• Support local suppliers to stabilize local economies during emergencies and immediately after

  • Favor capacity development in local supply markets through adaptation of regulations

  • Facilitate addressing issues related to supply market capacity, risk and security in existing procedures

Supply base managementVulnerabilities
  • Map supply networks/chains, across multiple tiers and globally for better risk management

  • Reduce overreliance on single country supply

  • Build resilience through increased market capacity closer to home in national, regional and local contracting authorities

  • Develop effective relationship and network management across suppliers

  • Deploy project management is needed to enable suppliers to develop capacity over time

  • Use of trusted intermediaries to establish and manage supplier collaborations effectively (especially internationally)



Atkinson, C.L., McCue, C., Prier, E. and Atkinson, A.M. (2020), “Supply chain manipulation, misrepresentation, and magical thinking during the COVID-19 pandemic”, The American Review of Public Administration, Vol. 50 Nos 6-7, pp. 628-634.

Calnan, M., Gadsby, E.W., Kondé, M.K., Diallo, A. and Rossman, J.S. (2017), “The response to and impact of the Ebola epidemic: towards an agenda for interdisciplinary research”, International Journal of Health Policy and Management, Vol. 7 No. 5, pp. 402-411.

Checkland, P. (1999), Systems Thinking. Rethinking Management Information Systems, Oxford University Press, New York.

Chen, M.-J. (1996), “Competitor analysis and interfirm rivalry: toward a theoretical integration”, Academy of Management Review, Vol. 21 No. 1, pp. 100-134.

Chen, M.J. (2014), “Presidential address – becoming ambicultural: a personal quest, and aspiration for organizations”, Academy of Management Review, Vol. 39 No. 2, pp. 119-137.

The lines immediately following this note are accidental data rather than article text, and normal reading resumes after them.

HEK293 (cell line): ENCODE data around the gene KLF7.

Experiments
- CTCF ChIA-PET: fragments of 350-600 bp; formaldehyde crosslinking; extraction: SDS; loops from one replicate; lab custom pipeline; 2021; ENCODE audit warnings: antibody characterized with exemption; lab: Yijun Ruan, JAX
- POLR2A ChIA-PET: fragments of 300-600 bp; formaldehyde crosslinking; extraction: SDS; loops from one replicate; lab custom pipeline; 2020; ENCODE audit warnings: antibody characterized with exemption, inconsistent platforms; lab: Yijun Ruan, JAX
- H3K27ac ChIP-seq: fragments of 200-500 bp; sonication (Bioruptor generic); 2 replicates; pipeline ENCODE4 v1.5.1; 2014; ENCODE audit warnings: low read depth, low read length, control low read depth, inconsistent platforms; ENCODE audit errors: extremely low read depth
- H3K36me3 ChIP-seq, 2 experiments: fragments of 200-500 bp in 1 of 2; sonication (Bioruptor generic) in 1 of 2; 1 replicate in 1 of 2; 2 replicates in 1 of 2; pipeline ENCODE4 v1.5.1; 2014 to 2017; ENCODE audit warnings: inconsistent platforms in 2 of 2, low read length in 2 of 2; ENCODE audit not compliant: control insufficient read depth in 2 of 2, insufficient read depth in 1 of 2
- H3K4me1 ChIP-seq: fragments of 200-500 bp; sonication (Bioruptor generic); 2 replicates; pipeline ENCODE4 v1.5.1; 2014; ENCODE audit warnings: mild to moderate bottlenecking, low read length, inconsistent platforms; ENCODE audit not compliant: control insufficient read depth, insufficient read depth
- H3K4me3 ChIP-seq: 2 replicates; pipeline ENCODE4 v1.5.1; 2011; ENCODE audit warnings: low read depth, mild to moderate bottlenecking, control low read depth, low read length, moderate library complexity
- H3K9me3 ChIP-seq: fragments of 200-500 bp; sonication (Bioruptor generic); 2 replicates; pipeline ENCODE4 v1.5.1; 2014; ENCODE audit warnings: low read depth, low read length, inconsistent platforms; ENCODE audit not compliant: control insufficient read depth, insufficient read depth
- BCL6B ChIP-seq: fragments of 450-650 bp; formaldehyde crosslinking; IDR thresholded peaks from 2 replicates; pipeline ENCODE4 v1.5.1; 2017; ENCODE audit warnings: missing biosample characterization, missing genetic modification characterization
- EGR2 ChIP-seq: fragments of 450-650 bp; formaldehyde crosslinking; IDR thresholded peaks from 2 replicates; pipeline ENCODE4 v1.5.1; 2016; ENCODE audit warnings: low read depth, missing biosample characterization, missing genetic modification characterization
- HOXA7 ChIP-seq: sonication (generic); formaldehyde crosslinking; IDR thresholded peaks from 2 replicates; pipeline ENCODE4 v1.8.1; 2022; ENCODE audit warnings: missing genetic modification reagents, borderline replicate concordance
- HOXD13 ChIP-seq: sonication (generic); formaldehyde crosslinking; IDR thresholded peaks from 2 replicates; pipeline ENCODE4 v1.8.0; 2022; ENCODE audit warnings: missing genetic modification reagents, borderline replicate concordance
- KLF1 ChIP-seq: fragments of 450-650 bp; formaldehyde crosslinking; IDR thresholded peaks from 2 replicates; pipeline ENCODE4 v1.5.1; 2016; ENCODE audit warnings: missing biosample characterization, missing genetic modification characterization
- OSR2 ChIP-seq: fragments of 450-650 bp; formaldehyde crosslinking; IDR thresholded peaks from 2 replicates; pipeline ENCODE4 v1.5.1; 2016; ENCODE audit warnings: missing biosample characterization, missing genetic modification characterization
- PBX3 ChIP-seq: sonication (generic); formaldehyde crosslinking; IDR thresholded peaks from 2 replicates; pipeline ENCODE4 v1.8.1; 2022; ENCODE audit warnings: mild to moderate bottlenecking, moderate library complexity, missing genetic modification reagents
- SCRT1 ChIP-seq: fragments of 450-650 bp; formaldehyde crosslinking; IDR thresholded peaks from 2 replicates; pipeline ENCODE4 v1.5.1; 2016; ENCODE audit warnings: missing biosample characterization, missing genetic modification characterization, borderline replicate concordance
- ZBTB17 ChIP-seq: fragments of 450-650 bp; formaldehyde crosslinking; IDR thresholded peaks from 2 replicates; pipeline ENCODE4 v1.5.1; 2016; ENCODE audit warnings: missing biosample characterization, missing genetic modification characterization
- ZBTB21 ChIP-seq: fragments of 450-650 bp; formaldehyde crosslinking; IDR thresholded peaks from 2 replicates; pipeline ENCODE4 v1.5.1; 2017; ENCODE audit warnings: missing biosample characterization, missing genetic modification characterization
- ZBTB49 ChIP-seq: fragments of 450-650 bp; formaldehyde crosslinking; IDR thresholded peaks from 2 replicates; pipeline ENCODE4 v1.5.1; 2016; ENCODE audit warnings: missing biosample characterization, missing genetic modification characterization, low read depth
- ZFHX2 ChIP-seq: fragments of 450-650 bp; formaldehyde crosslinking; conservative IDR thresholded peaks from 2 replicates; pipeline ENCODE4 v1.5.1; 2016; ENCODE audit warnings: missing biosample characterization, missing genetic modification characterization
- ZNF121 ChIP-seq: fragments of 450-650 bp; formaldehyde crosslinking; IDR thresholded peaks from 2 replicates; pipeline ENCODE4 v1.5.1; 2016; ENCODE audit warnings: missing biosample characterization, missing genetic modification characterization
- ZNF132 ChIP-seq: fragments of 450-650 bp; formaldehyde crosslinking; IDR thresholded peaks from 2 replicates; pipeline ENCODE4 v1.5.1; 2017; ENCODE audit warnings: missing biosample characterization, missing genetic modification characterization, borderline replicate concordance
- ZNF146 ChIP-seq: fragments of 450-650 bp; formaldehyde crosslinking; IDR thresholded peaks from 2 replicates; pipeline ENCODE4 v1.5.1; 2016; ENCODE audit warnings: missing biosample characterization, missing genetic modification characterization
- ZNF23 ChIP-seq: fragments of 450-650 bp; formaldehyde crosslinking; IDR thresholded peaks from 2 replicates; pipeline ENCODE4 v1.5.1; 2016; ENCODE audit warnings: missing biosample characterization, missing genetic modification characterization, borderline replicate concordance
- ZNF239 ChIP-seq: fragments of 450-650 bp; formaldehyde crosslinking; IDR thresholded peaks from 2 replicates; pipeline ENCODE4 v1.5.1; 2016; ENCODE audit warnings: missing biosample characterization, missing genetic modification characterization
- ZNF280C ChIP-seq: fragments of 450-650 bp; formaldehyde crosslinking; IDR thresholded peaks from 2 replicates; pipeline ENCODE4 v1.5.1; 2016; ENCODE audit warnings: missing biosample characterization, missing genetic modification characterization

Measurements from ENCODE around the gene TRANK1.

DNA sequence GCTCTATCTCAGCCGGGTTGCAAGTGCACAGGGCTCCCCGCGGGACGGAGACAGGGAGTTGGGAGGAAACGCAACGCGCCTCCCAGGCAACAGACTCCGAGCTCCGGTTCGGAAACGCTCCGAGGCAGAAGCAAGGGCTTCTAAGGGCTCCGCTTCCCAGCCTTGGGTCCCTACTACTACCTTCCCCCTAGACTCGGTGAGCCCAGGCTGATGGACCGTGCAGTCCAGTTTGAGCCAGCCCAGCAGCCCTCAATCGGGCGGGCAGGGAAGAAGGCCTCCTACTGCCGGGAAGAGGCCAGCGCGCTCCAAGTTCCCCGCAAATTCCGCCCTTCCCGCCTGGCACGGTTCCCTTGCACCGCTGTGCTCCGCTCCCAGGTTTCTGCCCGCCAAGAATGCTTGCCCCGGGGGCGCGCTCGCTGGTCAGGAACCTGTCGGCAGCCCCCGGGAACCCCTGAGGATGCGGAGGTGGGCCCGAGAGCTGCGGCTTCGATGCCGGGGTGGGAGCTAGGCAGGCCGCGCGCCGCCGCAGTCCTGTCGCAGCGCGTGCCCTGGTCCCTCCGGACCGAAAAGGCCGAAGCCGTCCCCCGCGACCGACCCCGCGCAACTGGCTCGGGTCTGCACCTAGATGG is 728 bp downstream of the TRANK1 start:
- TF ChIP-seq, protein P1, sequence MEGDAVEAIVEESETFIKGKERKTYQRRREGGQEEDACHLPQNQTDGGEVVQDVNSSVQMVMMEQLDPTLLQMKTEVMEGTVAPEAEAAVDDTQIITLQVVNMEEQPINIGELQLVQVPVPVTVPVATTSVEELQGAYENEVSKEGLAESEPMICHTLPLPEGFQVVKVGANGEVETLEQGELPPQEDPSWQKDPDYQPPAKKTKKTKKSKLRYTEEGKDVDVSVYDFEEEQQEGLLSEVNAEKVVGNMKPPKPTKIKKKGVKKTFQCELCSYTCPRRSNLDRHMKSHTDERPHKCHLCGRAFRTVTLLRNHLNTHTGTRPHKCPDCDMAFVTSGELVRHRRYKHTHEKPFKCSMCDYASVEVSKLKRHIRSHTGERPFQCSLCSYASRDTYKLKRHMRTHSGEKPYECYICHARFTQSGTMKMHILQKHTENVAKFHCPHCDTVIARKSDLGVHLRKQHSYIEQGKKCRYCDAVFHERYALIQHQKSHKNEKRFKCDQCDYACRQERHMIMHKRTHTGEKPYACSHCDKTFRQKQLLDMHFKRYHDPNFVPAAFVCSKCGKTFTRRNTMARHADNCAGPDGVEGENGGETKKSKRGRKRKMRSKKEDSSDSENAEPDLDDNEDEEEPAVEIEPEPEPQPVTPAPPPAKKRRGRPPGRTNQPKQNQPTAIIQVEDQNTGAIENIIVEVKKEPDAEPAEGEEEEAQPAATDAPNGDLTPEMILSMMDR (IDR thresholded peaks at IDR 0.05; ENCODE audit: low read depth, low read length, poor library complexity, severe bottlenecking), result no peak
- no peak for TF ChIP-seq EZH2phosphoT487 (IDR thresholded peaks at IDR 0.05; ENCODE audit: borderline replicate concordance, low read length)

Chen, M.J. and Miller, D. (2012), “Competitive dynamics: themes, trends, and a prospective research platform”, Academy of Management Annals, Vol. 6 No. 1, pp. 135-210.

Choi, T.Y., Dooley, K.J. and Rungtusanatham, M. (2001), “Supply networks and complex adaptive systems: control versus emergence”, Journal of Operations Management, Vol. 19 No. 3, pp. 351-366.

Corbin, J.M. and Strauss, A. (1990), “Grounded theory research: procedures, canons, and evaluative criteria”, Qualitative Sociology, Vol. 13 No. 1, pp. 3-21.

Craighead, C.W., Ketchen, D.J., Jr and Darby, J.L. (2020), “Pandemics and supply chain management research: toward a theoretical toolbox”, Decision Sciences, Vol. 51 No. 4, pp. 838-866.

Dai, T., Zaman, M.H., Padula, W.V. and Davidson, P.M. (2020), “Supply chain failures amid Covid-19 signal a new pillar for global health preparedness”, Journal of Clinical Nursing, Vol. 30 Nos 1/2, pp. e1-e3, doi: 10.1111/jocn.15400.

Dasaklis, T.K., Pappis, C.P. and Rachaniotis, N.P. (2012), “Epidemics control and logistics operations: a review”, International Journal of Production Economics, Vol. 139 No. 2, pp. 393-410.

Döringer, S. (2021), “‘The problem-centred expert interview’. Combining qualitative interviewing approaches for investigating implicit expert knowledge”, International Journal of Social Research Methodology, Vol. 24 No. 3, pp. 265-278.

European Commission (2021), Expert Panel on Effective Ways of Investing in Health (EXPH), Opinion on Public Procurement in Healthcare Systems, Publications Office of the European Union, Luxembourg, available at: